Cliff, the 60 year old protagonist, a former high school teacher who graduated from MSU with, of course, a major in English, (as did the author) spent years tending an inherited farm in northern Michigan. He sets off on a cross-country adventure after his real estate agent wife leaves him, sells the farm out from under him, and his dog dies. As he tries to make some sense of his situation and find a new purpose for his life, he settles on a personal quest to rename all the states and state birds that he feels are not nearly colorful and descriptive enough.
Very quirky and entertaining; Cliff’s road trip takes a number of unlikely turns as he realizes that change, however it comes, can be a good thing. I will definitely pick up another of Mr. Harrison’s books.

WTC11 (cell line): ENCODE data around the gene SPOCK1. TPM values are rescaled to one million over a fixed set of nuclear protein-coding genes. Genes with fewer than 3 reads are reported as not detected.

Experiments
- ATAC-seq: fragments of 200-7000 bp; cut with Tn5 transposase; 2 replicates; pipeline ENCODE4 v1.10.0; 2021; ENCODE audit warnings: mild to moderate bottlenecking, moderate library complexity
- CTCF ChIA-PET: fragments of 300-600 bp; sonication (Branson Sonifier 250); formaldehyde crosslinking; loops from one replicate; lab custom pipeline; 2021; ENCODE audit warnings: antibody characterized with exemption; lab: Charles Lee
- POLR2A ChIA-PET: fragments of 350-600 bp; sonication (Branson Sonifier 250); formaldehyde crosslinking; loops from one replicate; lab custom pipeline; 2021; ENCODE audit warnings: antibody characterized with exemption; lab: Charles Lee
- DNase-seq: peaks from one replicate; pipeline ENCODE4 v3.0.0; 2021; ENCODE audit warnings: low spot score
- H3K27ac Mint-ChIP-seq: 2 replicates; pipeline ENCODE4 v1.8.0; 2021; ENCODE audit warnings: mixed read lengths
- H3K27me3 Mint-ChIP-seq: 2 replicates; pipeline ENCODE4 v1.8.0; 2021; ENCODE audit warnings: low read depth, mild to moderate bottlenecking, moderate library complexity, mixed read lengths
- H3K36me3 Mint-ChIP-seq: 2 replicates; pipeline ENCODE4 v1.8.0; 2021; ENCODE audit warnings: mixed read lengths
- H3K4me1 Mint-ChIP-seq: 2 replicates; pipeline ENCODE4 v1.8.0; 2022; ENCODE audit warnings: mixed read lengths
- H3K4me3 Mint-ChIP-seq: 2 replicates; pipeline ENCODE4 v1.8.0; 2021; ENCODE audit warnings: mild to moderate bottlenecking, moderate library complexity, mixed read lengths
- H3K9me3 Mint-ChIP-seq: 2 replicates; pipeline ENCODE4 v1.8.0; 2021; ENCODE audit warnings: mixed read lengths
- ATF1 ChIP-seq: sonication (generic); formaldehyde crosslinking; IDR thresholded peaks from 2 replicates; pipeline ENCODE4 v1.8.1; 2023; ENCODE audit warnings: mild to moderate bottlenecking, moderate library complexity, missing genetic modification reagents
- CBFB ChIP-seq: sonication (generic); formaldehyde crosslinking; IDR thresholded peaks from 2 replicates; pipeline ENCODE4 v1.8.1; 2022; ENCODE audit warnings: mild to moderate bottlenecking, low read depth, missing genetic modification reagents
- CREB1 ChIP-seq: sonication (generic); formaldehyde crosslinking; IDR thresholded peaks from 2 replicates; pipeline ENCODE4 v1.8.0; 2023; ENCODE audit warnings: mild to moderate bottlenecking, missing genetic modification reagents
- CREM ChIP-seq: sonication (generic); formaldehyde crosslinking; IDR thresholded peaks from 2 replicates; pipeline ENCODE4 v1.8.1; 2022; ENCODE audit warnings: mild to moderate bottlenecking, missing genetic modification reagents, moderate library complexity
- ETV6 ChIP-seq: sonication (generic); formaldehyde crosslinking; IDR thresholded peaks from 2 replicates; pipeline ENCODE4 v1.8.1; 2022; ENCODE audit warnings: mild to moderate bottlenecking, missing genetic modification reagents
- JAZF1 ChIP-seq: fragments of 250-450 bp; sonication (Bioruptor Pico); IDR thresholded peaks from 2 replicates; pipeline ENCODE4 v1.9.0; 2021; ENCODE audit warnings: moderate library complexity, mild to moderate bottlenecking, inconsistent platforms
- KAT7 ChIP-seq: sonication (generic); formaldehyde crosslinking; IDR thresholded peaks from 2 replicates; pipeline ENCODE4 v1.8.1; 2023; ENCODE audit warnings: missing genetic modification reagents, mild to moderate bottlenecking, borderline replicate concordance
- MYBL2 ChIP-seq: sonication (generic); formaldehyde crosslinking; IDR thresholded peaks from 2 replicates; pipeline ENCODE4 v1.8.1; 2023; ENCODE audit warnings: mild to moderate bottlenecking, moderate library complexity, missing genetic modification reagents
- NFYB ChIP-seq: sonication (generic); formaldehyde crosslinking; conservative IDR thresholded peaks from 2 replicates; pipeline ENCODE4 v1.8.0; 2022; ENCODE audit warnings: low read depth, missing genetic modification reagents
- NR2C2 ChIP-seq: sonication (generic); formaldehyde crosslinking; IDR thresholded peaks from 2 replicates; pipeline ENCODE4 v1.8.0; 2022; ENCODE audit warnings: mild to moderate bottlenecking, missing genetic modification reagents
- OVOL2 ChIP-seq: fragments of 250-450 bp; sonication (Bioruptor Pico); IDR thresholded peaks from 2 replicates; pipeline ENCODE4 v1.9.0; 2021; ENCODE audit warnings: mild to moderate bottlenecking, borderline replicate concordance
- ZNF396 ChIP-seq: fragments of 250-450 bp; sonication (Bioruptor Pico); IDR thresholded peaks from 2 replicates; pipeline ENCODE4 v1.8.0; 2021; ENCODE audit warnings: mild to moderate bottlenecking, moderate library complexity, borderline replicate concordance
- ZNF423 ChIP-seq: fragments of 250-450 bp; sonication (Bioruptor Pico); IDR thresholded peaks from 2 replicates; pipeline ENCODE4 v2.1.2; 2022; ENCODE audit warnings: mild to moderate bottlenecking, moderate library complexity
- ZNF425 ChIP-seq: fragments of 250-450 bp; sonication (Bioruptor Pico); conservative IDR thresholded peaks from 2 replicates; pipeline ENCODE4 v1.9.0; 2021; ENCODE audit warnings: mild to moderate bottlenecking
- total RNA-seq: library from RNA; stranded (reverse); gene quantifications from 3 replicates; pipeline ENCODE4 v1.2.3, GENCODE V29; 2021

The English Major
Why, when they are Remarkable Foon's Sizzling Hot Pebbles, that's when! In Green Eggs and Ham Cookbook: recipes inspired by Dr. Seuss! the foods that many of us have tried take a new spin of whimsy when accompanied by a verse from one of Dr. Seuss's many books. For example, simple strawberries with yogurt dip becomes Brown Bar-ba-loots' Truffula Fruits and goes along with The Lorax. Nupboards' Nuggets are a lot like granola and can be discovered in the book There's a Wocket in My Pocket! From main dishes to sweets, this book is a must for all ages (not just for the fun, but for the tastiness, too! The recipes are delicious!)
The author, Georgeanne Brennan, is also repsonsible for other books of food and fun ranging from a Williams-Sonoma cookbook to one called A Pig in Provence: good food and simple pleasures in the south of France. I think I'm going to try her book entitled Salad next.
Green Eggs and Ham Cookbook: recipes inspired by Dr. Seuss